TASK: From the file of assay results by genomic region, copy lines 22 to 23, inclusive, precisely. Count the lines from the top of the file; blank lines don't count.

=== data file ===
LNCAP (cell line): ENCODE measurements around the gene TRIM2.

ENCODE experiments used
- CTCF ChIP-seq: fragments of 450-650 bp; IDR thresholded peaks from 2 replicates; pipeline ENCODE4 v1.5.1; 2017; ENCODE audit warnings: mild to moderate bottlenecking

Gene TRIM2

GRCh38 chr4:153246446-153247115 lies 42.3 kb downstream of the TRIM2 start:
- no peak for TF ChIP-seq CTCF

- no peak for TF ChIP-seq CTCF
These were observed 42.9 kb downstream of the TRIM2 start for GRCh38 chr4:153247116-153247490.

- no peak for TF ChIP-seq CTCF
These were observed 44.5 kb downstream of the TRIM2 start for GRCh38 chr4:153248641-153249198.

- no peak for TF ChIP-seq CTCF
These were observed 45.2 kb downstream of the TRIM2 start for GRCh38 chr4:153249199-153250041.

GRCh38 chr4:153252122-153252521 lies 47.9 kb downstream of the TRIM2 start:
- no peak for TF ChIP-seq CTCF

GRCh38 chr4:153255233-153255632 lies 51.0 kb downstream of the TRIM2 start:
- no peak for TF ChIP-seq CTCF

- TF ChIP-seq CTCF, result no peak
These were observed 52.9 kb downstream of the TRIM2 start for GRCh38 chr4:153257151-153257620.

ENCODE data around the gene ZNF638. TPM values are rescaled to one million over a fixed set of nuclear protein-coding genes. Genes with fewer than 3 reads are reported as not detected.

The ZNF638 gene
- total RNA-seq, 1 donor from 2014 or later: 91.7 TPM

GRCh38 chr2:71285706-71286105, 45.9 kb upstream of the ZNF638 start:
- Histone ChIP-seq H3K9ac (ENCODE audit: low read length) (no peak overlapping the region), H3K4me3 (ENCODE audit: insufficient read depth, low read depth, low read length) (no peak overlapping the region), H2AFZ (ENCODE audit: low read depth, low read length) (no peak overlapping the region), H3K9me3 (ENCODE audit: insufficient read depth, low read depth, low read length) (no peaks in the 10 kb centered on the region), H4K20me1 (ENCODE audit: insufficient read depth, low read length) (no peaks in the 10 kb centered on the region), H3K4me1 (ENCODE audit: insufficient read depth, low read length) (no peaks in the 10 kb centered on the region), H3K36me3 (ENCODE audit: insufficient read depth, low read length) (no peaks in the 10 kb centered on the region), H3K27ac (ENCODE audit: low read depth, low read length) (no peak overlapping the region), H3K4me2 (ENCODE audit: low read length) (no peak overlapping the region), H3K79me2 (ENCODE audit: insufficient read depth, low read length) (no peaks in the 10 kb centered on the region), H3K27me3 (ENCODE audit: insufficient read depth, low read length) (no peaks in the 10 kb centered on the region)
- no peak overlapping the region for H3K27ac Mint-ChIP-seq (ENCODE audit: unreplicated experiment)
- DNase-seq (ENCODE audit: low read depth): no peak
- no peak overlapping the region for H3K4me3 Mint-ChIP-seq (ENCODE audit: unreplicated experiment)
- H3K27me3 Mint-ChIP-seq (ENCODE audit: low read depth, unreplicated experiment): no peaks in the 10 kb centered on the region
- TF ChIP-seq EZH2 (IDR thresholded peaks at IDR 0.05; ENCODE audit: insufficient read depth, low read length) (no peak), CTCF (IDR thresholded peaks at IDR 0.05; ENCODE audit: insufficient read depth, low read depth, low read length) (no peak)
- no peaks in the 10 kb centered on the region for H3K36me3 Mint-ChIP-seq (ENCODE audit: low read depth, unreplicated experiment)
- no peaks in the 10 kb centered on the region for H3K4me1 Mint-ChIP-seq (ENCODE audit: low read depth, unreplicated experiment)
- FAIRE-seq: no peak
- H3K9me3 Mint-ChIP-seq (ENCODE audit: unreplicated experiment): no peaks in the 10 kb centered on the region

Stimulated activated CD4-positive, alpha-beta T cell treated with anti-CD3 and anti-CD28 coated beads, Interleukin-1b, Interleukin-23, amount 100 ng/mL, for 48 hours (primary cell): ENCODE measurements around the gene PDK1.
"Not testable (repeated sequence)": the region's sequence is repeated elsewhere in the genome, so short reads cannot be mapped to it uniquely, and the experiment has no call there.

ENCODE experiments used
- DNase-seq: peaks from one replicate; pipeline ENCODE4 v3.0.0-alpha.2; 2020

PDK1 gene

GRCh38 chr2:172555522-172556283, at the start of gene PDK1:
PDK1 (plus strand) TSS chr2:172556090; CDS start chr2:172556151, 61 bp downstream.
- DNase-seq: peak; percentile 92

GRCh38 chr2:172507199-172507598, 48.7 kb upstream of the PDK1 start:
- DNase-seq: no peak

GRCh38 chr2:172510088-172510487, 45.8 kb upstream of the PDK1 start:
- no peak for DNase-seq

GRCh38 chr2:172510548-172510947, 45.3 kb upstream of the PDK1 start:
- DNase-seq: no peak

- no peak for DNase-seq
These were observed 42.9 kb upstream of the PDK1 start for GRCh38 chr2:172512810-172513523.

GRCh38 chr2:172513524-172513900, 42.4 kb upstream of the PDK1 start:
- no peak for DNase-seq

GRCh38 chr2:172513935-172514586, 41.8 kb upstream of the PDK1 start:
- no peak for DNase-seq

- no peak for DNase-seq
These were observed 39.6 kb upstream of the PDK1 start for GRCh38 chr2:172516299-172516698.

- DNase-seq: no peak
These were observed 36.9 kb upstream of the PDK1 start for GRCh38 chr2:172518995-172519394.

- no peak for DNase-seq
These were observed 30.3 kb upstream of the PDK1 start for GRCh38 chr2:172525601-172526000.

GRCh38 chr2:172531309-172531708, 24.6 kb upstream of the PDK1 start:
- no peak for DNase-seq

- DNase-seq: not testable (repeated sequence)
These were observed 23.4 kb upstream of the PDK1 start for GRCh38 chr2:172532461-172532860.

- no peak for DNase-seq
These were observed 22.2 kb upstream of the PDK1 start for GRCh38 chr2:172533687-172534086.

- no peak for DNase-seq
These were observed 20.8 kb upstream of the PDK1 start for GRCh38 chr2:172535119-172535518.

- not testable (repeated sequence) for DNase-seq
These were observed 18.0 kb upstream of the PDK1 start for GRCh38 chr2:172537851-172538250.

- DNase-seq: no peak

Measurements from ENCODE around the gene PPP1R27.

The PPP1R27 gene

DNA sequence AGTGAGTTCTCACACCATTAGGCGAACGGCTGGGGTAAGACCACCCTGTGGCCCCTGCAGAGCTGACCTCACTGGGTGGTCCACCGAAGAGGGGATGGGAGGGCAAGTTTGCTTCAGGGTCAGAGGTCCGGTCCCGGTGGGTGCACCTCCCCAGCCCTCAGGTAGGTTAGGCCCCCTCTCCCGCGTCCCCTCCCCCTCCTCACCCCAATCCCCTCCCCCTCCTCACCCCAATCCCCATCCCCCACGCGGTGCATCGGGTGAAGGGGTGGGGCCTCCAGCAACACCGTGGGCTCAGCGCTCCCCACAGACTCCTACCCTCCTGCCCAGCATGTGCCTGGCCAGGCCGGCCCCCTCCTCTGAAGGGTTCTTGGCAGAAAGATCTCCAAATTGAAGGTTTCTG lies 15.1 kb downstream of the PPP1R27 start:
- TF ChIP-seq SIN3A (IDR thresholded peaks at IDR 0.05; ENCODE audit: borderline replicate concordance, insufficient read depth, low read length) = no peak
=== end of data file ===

GRCh38 chr2:71285706-71286105, 45.9 kb upstream of the ZNF638 start:
- Histone ChIP-seq H3K9ac (ENCODE audit: low read length) (no peak overlapping the region), H3K4me3 (ENCODE audit: insufficient read depth, low read depth, low read length) (no peak overlapping the region), H2AFZ (ENCODE audit: low read depth, low read length) (no peak overlapping the region), H3K9me3 (ENCODE audit: insufficient read depth, low read depth, low read length) (no peaks in the 10 kb centered on the region), H4K20me1 (ENCODE audit: insufficient read depth, low read length) (no peaks in the 10 kb centered on the region), H3K4me1 (ENCODE audit: insufficient read depth, low read length) (no peaks in the 10 kb centered on the region), H3K36me3 (ENCODE audit: insufficient read depth, low read length) (no peaks in the 10 kb centered on the region), H3K27ac (ENCODE audit: low read depth, low read length) (no peak overlapping the region), H3K4me2 (ENCODE audit: low read length) (no peak overlapping the region), H3K79me2 (ENCODE audit: insufficient read depth, low read length) (no peaks in the 10 kb centered on the region), H3K27me3 (ENCODE audit: insufficient read depth, low read length) (no peaks in the 10 kb centered on the region)